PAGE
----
Living on a Volcano

This page is not intended to scare you, but rather inform you of some of the practicalities of living on a volcano. 

Hawaii doesn't just have volcanoes, Hawaii is volcanoes.  The Hawaii Islands are the most prominent of a string of about 129 volcanoes (most of which are extinct)  that rise from the ocean floor. The chain extends some 3800 miles (6100 kilometers) from the central to the northern Pacific.  The volcanoes are created at a "hotspot" on the ocean floor. Continental drift constantly moves the Earth's crust across this hotspot in a northwest direction about 3.5 inches ( 9 cm. ) each year.  As islands move from the hotspot area they lose their connection to the molten lava that lies below the crust and their volcanoes become dormant and die.  Erosion from wind, rain, and the sea eventually wear the volcano down until it no longer peaks above the ocean's surface.

Our Big Island, at its southeastern position in the string of volcanoes, is the newest volcano complex that has risen above the ocean's surface.  A few miles to our southeast a newer volcano, the Loihi Seamount has reached 3,800 feet below the ocean's surface but will not surface for about 200,000 years.  The Big Island is actually composed of a cluster of seven volcanoes, two of which do not reach the surface. South Hawaii, as defined here, lies on the southern end of great shield volcano, Mauna Loa. 

 Mauna Loa is still growing, that is, it still has occasional eruptions.  The last eruption was in 1984 when lava flowed north towards Hilo, giving the town quite a scare before the lava stopped flowing only about 4 miles from the city's outskirts.  Prior to that, there were flows in 1975 and a rather spectacular eruption in 1950, the remains of which can be seen at about the 93 mile marker on Highway 11. A history of Mauna Loa eruptions in historical times can be seen at:  http://hvo.wr.usgs.gov/maunaloa/history/historytable.html

So how does living on a volcano really affect people?  Most obviously, there is the threat of an eruption that could take your house.  Most people living here do not spend much of their day worrying about that, even though it could happen in many areas.  As you drive around South Hawaii you will see places where lava has flowed in historical times and places that have not seen lava in thousands of years.  You must weigh in your own mind how you feel about this remote but real possibility. 

Mauna Loa is one of the most closely monitored volcanoes in the world.  The Hawaiian Volcano Observatory closely watches the shape of the volcano, seismic activity, and other factors. It is comforting to know that the next eruption of Mauna Loa will probably come with plenty of warning.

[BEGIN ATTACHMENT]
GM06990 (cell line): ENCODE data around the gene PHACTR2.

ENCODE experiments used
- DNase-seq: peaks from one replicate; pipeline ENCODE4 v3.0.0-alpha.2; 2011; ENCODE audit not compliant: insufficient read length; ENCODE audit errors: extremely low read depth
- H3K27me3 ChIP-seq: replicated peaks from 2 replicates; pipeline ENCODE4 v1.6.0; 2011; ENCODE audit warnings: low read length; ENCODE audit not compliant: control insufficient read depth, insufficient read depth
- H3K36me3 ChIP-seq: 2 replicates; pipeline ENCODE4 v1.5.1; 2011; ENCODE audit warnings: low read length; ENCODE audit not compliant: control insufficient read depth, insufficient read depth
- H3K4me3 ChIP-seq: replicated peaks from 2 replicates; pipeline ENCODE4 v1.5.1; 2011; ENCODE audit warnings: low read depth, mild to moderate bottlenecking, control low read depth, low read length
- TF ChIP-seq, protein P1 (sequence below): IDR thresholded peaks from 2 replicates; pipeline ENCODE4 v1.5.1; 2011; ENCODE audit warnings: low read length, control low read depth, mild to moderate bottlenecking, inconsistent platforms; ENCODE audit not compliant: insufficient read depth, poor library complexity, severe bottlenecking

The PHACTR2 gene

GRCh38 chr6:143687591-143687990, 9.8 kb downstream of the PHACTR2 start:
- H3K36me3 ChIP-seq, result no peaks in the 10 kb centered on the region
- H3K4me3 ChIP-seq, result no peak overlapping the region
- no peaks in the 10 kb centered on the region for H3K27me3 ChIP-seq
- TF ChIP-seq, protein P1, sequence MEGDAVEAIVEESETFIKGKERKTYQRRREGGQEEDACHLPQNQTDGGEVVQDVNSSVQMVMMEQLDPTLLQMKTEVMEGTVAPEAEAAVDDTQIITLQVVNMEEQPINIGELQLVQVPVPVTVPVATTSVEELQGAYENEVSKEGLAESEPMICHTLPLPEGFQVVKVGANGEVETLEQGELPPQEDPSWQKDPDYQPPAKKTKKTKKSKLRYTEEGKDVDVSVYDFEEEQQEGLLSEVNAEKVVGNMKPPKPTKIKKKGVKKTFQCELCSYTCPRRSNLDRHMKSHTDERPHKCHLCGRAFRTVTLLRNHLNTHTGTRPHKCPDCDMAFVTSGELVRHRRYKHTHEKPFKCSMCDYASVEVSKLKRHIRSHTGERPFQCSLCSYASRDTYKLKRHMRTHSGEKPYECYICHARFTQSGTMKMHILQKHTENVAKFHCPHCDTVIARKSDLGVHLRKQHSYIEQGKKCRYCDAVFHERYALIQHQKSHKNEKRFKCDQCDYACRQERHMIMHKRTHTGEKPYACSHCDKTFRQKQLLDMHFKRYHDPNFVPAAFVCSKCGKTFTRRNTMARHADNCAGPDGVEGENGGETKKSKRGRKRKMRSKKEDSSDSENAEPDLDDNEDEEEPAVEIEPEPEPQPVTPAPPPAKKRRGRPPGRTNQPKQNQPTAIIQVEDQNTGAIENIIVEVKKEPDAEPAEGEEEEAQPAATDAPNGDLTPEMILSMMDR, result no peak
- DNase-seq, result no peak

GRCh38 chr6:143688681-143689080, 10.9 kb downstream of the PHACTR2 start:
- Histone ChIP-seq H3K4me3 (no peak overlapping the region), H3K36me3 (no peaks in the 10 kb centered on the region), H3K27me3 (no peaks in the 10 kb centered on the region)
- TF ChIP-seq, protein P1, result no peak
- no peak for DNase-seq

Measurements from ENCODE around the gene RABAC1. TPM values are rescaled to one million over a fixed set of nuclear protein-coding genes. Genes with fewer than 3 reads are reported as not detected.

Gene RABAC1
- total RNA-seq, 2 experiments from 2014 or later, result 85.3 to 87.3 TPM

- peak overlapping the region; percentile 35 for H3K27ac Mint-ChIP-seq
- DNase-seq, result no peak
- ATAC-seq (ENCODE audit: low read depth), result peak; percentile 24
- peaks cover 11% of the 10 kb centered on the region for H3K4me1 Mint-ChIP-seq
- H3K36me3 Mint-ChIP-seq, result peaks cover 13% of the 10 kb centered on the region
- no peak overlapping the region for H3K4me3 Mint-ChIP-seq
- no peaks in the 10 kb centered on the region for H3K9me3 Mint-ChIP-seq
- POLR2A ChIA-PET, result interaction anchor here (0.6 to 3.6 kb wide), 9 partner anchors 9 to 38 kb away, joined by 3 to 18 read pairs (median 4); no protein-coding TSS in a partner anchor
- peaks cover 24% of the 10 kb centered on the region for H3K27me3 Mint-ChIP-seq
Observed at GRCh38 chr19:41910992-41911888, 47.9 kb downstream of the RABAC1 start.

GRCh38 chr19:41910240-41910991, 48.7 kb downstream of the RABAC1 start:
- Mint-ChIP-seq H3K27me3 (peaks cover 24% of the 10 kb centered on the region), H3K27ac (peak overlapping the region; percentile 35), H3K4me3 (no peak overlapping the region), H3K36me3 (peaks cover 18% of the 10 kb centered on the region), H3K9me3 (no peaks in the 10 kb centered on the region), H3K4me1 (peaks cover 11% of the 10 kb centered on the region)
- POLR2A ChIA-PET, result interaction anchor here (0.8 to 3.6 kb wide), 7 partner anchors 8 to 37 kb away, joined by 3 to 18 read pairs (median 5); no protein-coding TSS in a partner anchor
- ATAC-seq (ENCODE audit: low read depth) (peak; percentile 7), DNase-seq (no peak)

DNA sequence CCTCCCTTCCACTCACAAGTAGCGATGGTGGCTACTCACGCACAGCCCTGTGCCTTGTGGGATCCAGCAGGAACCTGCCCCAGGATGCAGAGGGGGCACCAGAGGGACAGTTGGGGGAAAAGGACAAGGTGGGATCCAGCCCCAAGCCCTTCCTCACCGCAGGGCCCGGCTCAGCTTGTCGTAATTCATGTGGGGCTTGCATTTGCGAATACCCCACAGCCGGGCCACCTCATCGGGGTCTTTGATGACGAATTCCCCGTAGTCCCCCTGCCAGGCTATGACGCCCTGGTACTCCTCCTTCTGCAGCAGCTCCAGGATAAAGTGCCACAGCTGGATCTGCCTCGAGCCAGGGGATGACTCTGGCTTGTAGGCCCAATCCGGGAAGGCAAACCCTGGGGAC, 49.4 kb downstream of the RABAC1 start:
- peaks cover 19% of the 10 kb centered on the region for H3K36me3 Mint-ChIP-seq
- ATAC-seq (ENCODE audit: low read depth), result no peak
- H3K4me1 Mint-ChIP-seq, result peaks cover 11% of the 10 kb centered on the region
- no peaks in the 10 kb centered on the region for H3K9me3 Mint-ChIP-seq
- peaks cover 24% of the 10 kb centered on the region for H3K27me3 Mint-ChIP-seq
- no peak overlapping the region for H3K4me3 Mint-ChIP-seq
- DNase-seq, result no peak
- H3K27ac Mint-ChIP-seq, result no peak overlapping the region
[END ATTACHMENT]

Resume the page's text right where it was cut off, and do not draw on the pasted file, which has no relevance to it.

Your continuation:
Lava Zones

The island has been divided into different regions based upon likelihood of volcanic lava flows over time. These Lava Hazard Zones have been drawn from estimates historic and prehistoric eruptions.  In South Hawaii you will find Lava Zones 2, 3, and 6 in habitable areas.  Lower numbers indicate a greater chance that lava will flow in the area in the future. Read about Lava Zones here.  Understand that your Lava Zone may limit your ability to obtain home insurance and/or mortgage loans, though presently there are companies servicing in Lava Zone 2. A good lava zone map covering South Hawaii is found here.

Earthquakes

Earthquakes come with living on a volcano.  Most are so tiny as to go un-noticed by everyone except the Volcano Observatory folks that monitor them with very sensitive equipment.  Occasionally though you may feel a significant tremor. Devastating earthquakes are fairly rare here, but the is a 10% chance of "severe shaking" over a 50 year period according to the Volcano Observatory. In 1975 there was a bad quake under Kilauea that caused two deaths from a locally generated tsunami. More recently, on October 15, 2006 a magnitude 6.7 quake and strong aftershocks awoke our island a few minutes after 7 AM. That earthquake was centered off of the northwestern coast of the Big Island.  There were no deaths or serious injuries but many homes and other buildings suffered some damage.  This event points to the need for all Hawaii residents to pay careful attention to building practices that are earthquake conscious.  An interesting discussion is found at:

http://hvo.wr.usgs.gov/volcanowatch/1995/95_03_10.html

Consult an architect when building a new home in Hawaii. (You will need architect stamped plans to get a building permit). Ask specific questions about how your home will perform in an earthquake and what can be done to improve that performance.

Note: If you are near the beach and feel a quake, move to higher ground immediately!  

Again the HVO website is the best place for information. They have a map that identifies the most recent seismic activity.

VOG

Vog is the name given to air pollution that comes from a volcano.  The nearly constant eruption of Kilauea on the east side of the island since 1983 currently is the source of  vog on the Big Island. Vog is a serious problem in some areas and people with respiratory problems should be aware of its presence.  Vog causes acid rain and this can affect your plants and catchment water.  Roofs used for catchment should be free of lead bearing materials as acid rain can leach lead into your catchment tank.

http://wrgis.wr.usgs.gov/fact-sheet/fs169-97/

A handy daily air quality monitor is online at: http://www.hawaii.gov/doh/air-quality/main.html

 

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